Tech Notes
Trends in Technology

By J. Anthony Vittal

Power for the Road Warrior
You’re on the road again, equipped to conduct ongoing business for the office, present a CLE program with computerized slide presentation, and attend meetings, with a traveling office strapped to your back. Notebook computer with wireless network (WiFi) adapter card, AC power supply with transformer brick, and two onboard batteries to help feed the gluttonous craving for power of the WiFi card when running off the power grid and to power your notebook while flying to and from your destinations. Cellular telephone with AC charger. Wireless PDA with AC charger. Collectively heavy and bulky. By the time you arrive home, you feel as if you have trekked across the Southwest as a rented mule instead of a tech-savvy lawyer. New technology, however, offers you helpful solutions to lighten or redistribute your load.

Portable Power Sources
With the advent of lithium ion polymer battery technology, affording relatively lightweight thin-cell power sources, our devices no longer need to be tied to power cords to operate beyond the capacity of their onboard batteries.

 Electrovaya, Inc. (, is a Toronto-based manufacturer and marketer of advanced, high-energy, rechargeable batteries based on its patented lithium ion SuperPolymer™ technology. This technology provides the highest lithium ion polymer storage capacity in the industry, at 470 Watt/hours per liter. Electrovaya has applied this technology to several product lines, including its line of PowerPad external notebook batteries. The most powerful of them, the PowerPad 160 (MSRP $479.00), provides up to 160 Watt/hours of power, at 15–20 Volts, in a 3/8" thin package slightly larger than a sheet of letterhead, weighing just 2.4 pounds. This translates to 12–16 hours of additional run time for your notebook computer. The PowerPad 160 will recharge to 80% of capacity in four hours, with another hour needed to fully recharge. Imagine being able to work without interruption, with no power cord, for a transoceanic flight, or a day at the beach!

 The only disadvantage to the PowerPads is their limitation to powering notebook computers. If you want to run your notebook computer and simultaneously provide auxiliary power to a handheld device like a mobile phone, Valence Technology, Inc. (, headquartered in Austin, Texas, offers its N-Charge™ Power System devices, also using lithium ion polymer battery technology. The Valence VNC-130 (MSRP $299.00) provides up to 130 Watt/hours of power in a half-inch thick package measuring 9.06 x 11.81 inches, weighing 3 pounds and offering up to 10 hours of additional run time for your notebook computer. The N-Charge™ devices also provide a low-power DC output, at 5-12 Volts, enabling you to simultaneously recharge or power a handheld device such as a mobile phone.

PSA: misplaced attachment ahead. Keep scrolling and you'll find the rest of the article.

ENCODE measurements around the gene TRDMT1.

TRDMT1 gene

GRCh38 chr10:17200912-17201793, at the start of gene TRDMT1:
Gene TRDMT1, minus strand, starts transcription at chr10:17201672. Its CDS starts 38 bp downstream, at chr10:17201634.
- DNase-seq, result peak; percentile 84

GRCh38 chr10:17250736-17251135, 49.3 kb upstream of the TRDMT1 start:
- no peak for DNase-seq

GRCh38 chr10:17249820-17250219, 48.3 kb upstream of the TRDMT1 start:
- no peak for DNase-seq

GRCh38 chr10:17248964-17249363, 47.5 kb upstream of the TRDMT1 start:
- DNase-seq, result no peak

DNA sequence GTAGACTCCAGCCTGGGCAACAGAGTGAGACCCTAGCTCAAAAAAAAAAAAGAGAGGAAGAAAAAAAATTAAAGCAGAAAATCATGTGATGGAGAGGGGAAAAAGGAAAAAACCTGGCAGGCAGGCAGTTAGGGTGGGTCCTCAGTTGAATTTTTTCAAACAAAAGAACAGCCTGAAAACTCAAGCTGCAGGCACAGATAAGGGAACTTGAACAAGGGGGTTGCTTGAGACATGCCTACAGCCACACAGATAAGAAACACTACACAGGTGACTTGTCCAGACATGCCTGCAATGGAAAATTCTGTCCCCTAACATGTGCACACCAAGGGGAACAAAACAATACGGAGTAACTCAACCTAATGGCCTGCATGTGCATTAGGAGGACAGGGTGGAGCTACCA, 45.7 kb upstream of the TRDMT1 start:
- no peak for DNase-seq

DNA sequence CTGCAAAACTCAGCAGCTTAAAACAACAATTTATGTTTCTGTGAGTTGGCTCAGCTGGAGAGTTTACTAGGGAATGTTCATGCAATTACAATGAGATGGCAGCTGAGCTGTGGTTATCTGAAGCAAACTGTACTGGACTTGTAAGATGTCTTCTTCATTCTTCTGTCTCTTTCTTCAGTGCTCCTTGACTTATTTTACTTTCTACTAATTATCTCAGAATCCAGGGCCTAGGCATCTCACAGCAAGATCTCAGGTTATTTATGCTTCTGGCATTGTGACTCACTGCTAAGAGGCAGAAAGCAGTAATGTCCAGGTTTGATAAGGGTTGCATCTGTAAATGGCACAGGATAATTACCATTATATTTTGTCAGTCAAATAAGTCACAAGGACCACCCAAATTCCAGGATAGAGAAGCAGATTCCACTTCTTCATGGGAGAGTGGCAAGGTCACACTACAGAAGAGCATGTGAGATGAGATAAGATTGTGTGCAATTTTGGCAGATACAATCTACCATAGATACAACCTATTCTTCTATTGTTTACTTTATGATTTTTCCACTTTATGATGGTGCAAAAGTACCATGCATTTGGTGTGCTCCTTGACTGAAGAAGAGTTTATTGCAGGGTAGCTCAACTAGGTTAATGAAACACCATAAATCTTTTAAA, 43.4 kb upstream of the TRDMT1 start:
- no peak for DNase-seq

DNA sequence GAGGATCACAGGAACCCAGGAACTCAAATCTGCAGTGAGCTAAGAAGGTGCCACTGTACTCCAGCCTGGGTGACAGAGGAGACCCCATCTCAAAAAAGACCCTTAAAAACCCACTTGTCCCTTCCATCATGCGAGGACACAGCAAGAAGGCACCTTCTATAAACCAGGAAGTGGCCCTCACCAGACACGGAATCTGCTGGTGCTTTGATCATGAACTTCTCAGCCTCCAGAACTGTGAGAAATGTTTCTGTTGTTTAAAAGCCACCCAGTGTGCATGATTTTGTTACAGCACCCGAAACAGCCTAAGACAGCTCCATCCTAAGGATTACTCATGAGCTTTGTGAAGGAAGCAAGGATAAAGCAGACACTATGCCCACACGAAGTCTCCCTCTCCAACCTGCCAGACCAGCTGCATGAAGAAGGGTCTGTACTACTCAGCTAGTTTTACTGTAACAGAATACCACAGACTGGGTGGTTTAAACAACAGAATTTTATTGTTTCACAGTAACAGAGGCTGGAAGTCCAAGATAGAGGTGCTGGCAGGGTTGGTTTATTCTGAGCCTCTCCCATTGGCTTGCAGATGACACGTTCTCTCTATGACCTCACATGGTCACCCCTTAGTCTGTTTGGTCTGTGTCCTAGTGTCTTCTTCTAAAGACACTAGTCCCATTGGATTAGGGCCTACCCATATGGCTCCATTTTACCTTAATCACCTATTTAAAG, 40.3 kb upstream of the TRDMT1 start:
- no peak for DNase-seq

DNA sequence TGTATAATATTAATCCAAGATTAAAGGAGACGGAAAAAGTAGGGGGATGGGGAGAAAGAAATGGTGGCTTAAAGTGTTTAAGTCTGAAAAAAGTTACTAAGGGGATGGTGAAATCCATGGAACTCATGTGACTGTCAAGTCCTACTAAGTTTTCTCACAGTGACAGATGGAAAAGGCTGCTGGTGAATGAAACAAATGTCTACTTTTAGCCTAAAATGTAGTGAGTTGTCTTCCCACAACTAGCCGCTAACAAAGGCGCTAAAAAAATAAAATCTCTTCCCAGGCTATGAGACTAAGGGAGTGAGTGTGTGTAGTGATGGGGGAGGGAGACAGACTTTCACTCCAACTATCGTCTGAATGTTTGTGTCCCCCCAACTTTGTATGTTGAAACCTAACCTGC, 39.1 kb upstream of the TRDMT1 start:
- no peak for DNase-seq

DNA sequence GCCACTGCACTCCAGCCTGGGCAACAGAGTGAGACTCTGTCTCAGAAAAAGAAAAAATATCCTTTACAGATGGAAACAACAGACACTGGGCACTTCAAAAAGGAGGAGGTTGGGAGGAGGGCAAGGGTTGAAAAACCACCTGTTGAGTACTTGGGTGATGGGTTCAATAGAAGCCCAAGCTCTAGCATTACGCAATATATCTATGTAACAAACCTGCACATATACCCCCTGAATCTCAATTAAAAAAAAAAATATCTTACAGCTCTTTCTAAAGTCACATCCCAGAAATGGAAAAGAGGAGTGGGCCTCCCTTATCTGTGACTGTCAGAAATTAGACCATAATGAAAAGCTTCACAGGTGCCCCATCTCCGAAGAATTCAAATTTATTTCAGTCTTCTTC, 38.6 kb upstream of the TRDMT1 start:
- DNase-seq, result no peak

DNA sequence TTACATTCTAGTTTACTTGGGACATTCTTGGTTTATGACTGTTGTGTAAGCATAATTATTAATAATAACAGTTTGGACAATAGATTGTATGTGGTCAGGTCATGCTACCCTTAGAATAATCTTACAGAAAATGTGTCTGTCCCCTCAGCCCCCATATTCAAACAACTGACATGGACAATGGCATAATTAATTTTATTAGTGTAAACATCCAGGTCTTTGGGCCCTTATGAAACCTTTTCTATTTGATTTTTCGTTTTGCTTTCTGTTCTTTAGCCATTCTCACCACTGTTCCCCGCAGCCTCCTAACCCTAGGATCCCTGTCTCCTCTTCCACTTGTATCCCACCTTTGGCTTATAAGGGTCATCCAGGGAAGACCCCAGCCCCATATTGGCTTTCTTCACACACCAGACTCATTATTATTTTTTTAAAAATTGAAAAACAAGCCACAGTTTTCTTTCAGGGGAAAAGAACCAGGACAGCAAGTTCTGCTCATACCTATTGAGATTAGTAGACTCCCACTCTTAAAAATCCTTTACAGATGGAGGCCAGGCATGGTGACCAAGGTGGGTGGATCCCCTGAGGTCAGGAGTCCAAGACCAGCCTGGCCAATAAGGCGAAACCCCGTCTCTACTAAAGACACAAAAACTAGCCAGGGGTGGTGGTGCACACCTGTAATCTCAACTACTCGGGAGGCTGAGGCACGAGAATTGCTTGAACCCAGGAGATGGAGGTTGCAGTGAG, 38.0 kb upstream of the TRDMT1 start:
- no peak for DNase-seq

Over time, as costs come down, we are likely to see lithium ion polymer battery technology incorporated directly into our equipment. Until then, these auxiliary power devices offer the best solution to our need for additional unconnected run time.

Universal Power Supply
 Mobility Electronics, Inc., has developed the iGo® line of universal power supplies to enable you to leave your multiple device chargers behind when you are on the road. While the iGo® Ice (AC only) and PowerXtender (DC only for autos and commercial aircraft) devices have their uses, the most versatile is the iGo® Juice combination AC and auto/air power adapter. Weighing less than half a pound, the iGo® Juice can draw power from an AC wall plug, an automobile cigarette lighter or auxiliary power outlet, or the power outlet at your seat on a plane, to generate up to 70 watts of continuous power output to simultaneously power your notebook computer and, using a separate Peripheral Powering System (PPS) cable, charge a handheld device such as a PDA or mobile phone. Using interchangeable tips on its notebook input cord, the iGo® Juice (MSRP $119.99) comes with an interface for the optional PPS cables, an Auto/Air connection cord, a standard wall outlet power cord, and a carrying case, and will interface with most notebook computers. The PPS cables (MSRP $29.99) are unique to each handheld device you wish to charge, necessitating one for each device. If you don’t need auxiliary battery power, this solution will at least lighten your load.

J. Anthony Vittal ( is the General Counsel of Credit.Com, Inc., and Identity Theft 911, LLC, in San Francisco, California. A former member of the ABA Standing Committee on Technology and Information Systems and a member of various technology-oriented committees of ABA Sections, he speaks and writes frequently on legal technology topics.

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